The fan base developed by the WNBA’s Seattle Storm played a key role in the Pac-12’s decision to move its postseason women’s tournament to KeyArena at the Seattle Center.
Calling Seattle “one of the most prolific women’s basketball markets in the country,” Pac-12 Conference Commissioner Larry Scott announced Monday that the league’s postseason tournament will be at KeyArena at least through 2015. The Pac-12’s men’s and women’s tournaments were contested at Staples Center in Los Angeles.
The 2013 women’s tournament will be be March 7-10. ESPN2 will televise the championship game, while all other games will be carried on the Pac-12 Network.
The men’s tournament is also leaving Los Angeles and moving to Las Vegas, which is hosting three other men’s league tournaments (Western Athletic, Mountain West and West Coast conferences). Scott will provide details of the deal with the MGM Grand Arena, where a news conference is scheduled Tuesday.
We are extremely proud of the rich heritage the Pac-12 has in womens basketball and we feel strongly that this new partnership will enhance the tournament experience for our student-athletes and fans, Scott said.
Seattle is a beautiful city that has proven to be a prolific womens basketball market. Force 10 Sports Marketing shares our commitment and passion for womens sports and we look forward to growing the tournament together.
The conference selected Seattle as the new site primarily because of the Seattle Storm’s strong fan base. The tournament never attracted much attention in LA, its crowds sparse and TV ratings non-existent.
“This is a fantastic opportunity for Seattle and the Pac-12 Conference, said Karen Bryant, CEO of Force 10 Sports Marketing and the Storm’s chief executive. We are tremendously excited about working together to deliver a first-class event for the participants, fans and the community. This region is passionate about basketball and an ideal destination for this championship tournament.
Scott said he had been an advocate of staging the men’s and women’s tournaments at the same site and same days, but finally recognized the men’s event dwarfed its counterpart in LA. He changed his mind when the women agreed to move the dates a week of the men, as well as having a separate venue. That will create a week off between the league tourney and the start of the women’s NCAA tourney.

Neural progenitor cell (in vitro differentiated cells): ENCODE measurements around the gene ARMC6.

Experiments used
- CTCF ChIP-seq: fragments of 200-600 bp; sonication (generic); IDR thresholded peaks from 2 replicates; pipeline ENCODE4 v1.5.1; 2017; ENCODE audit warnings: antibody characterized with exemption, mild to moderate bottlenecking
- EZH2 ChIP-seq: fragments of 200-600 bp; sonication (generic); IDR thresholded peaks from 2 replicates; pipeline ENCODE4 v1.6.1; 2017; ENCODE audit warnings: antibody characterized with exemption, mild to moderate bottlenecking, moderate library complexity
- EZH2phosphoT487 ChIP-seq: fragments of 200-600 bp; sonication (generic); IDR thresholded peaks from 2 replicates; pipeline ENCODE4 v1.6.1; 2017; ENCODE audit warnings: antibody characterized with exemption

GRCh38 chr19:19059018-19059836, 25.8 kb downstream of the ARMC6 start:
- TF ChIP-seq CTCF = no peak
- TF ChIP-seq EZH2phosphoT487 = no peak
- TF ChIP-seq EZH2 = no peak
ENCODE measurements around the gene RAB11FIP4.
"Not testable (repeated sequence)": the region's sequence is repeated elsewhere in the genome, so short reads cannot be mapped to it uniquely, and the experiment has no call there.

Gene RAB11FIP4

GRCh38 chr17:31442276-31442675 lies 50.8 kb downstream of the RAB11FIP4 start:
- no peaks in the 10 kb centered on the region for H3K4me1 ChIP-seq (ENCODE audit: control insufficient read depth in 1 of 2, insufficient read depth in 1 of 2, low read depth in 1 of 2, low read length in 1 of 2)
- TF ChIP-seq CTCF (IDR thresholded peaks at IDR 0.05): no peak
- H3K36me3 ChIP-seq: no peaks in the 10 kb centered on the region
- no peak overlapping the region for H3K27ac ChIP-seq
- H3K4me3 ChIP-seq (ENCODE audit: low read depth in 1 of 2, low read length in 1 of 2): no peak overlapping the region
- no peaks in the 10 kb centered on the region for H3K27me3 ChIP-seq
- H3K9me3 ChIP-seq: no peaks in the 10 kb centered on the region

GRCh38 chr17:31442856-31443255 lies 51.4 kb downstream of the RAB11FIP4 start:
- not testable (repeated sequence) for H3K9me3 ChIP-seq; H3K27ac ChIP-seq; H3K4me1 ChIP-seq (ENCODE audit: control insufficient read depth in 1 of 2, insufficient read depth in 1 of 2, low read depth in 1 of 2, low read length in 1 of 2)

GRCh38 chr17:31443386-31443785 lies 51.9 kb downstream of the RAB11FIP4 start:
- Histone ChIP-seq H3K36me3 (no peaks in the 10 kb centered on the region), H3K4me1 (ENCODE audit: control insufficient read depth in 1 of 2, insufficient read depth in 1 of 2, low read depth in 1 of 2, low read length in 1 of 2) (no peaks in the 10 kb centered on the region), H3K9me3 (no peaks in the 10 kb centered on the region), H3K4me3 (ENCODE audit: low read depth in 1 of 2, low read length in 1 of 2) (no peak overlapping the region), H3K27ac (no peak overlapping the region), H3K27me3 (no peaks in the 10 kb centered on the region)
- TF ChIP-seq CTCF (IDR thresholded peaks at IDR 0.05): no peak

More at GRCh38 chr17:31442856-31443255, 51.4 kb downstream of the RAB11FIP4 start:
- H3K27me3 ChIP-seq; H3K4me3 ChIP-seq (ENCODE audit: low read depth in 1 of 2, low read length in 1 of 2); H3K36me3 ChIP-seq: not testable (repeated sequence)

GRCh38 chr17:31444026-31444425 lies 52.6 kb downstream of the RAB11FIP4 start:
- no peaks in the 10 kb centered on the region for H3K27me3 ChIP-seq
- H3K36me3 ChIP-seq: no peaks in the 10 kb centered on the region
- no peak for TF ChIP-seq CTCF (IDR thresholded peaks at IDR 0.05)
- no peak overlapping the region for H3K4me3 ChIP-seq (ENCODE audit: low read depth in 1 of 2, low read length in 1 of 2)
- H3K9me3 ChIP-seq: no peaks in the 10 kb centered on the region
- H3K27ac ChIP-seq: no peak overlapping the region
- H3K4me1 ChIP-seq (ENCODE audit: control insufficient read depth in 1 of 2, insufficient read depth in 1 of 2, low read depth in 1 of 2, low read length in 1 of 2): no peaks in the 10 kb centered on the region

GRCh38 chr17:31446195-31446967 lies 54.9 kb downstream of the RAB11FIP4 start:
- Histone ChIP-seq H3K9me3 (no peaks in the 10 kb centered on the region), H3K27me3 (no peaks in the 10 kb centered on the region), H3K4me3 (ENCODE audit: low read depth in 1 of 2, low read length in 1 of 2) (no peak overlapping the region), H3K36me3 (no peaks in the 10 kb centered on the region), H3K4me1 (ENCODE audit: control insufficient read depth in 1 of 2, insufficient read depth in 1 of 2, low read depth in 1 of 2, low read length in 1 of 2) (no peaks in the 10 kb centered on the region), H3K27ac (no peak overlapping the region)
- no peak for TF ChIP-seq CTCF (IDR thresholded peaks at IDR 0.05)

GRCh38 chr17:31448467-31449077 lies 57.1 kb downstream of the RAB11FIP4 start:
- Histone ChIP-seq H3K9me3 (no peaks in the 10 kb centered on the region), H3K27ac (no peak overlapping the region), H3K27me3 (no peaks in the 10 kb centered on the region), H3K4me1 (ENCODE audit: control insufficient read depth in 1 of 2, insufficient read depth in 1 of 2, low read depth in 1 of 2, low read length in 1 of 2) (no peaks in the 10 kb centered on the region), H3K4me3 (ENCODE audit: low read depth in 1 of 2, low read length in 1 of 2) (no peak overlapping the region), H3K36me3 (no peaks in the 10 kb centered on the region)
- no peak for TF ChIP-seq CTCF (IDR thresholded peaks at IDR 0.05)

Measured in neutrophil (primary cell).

Moving the dates and location “allows the event to get the broadcast and national attention it deserves,” Scott said. “When we uncovered the interest of Karen Bryant and the Storm, it made the move even easier.”
Scott and Bryant declined to identify any other bid cities. The move was hastened by the end of the Pac-12’s contract with Fox Sports Network, which has a studio headquarters in Staples. The advent of Pac-12 Network, which debuts this fall, assures that every tourney game will be televised.
The Storm is consistently among the leaders in WNBA attendance, averaging 8,658 fans in 17 regular-season home games in 2011. The Storm increased attendance 10 percent the last two years.
“The Storm brings such tremendous spirit and community support to KeyArena at Seattle Center,” said Robert Nellams, Center director. We look forward to welcoming these amazing young women and bringing the community back to the Key for more outstanding women’s basketball.
The Seattle Sports Commission, which annually presents the Sports Star of the Year awards program, was instrumental in the successful bid.
It is a great opportunity for us to show off our community to one of the premier conferences in the country and the thousands of fans that follow their member institutions,” said Ralph Morton, the commission’s executive director. “Seattle is an ideal destination for hosting major events and this tournament will be a great addition to the sports calendar for our region.”
The conferences premier womens sports event will enter its 12th season in 2013. The tournament made its debut in 2002 and has been held in Eugene and San Jose before moving to Los Angeles.
Bryant, a former UW player, called the move “a true partnership for four organizations” — Pac-12, Storm, Seattle Center and the sports commission — and promised to “take full advantage of our fan base and one of the finest front offices in sports to give the players, coaches and school staffs the event they deserve.”